"We've had to take those different packaging methods that are out there into consideration when coming up with our recommendations on container standards," Milligan said.
While details of the coalition's proposed standards won't be available until the report is released, Fredrickson hinted at some of the broad conclusions that have been reached. Most notably, the standards will call for use of an imperial, rather than a metric, size; a nestable design as opposed to a collapsible design, allowing for easier stacking and movement through the distribution loop; and avoidance of using containers interchangeably for transporting meat and fresh produce, to prevent cross contamination.
Fredrickson was less clear on where the report would come down on the crucial matter of container dimensions. Establishing a common footprint that allows the containers to be stacked on pallets in either a four-down or five-down configuration, though, will be an important consideration. The decision, he said, will have to take into consideration whether the containers should be sized for MAP packages or overwrapped consumer units.
Sizing of case-ready packages themselves is a tandem area that will likely have to be addressed. Marty Poetz, director of returnable containers for Tosca, Ltd., a company that handles the logistics of moving containers between supplier and retailer, said container sizing is limited because they have to fit a standard 48-by-40 pallet. The two most common sizes of returnables are 16-by-24 and 24-by-20. Container size, in turn, has to correspond to the case-ready pack size.
"Tray packs are designed for a thousand different sizes of corrugated boxes that are more flexible to construct, but tray packs don't cube up as well in the more rigid returnable plastic container design," said Poetz, a coalition subcommittee member. "So one of the areas that may have to be addressed in developing a standard are the tray sizes themselves."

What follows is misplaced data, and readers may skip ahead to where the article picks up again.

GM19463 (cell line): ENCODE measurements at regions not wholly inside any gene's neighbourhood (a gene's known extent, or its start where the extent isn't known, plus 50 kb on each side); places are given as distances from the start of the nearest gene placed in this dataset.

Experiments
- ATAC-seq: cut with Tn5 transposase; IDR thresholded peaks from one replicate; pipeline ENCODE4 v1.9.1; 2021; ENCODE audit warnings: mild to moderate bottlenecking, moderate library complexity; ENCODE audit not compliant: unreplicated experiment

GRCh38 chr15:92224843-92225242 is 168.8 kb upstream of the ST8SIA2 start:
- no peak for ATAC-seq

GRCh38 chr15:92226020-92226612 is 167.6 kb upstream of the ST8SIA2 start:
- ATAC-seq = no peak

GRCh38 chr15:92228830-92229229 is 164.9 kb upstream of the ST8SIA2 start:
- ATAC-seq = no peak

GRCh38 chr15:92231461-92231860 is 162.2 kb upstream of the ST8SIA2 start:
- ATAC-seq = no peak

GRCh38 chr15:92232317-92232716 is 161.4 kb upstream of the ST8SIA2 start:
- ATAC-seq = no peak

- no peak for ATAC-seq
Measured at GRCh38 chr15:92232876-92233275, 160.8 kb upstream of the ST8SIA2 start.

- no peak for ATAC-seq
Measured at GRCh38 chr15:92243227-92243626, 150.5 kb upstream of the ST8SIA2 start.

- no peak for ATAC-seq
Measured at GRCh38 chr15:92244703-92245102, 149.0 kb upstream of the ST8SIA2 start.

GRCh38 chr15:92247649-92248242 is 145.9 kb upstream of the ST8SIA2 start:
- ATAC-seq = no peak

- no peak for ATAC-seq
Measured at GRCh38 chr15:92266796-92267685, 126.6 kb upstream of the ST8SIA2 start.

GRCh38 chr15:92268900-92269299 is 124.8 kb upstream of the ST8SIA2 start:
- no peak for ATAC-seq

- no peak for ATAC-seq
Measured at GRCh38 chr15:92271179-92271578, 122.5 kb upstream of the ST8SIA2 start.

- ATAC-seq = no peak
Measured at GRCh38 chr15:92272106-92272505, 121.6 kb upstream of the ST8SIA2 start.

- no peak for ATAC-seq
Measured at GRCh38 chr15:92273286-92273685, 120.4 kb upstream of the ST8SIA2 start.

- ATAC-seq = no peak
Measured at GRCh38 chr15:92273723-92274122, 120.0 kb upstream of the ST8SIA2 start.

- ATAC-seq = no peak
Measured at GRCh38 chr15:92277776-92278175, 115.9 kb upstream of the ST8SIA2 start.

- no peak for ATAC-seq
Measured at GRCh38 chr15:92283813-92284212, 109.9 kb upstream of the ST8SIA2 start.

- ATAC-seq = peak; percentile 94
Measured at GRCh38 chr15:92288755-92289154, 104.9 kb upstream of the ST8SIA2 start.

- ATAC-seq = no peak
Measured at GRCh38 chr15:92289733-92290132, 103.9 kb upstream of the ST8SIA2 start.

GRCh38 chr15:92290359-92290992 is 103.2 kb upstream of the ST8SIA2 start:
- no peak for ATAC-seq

The coalition report will likely buttress the returnable container industry's position that returnables are the wave of the future for the meat industry and its supermarket customers. Although the vast majority of case-ready meat is still shipped in corrugated and waxed-corrugated containers, the reusable container industry sees great opportunity in switching the industry to plastic containers.
In addition to relieving the supermarkets and their suppliers of container disposal issues, returnables also may provide a host of other benefits, according to the returnables industry. They include an ability to be ideal for floor-ready displays and more efficient cooling. Additionally, the case-ready supply chain, with a concentration of supply and close proximity to supermarket distribution centers, makes the logistics of moving returnables between supplier and retailer easier.
All things considered, Fredrickson argued, returnable containers could be a better choice than one-way containers, provided standardization issues can be solved.
"Case-ready meat is an ideal application for getting the most benefit out of reusable containers," he said. "The typical returnable container costs $5 compared to $1 for a one-way, but they can generate more savings over the long run as they're used more frequently."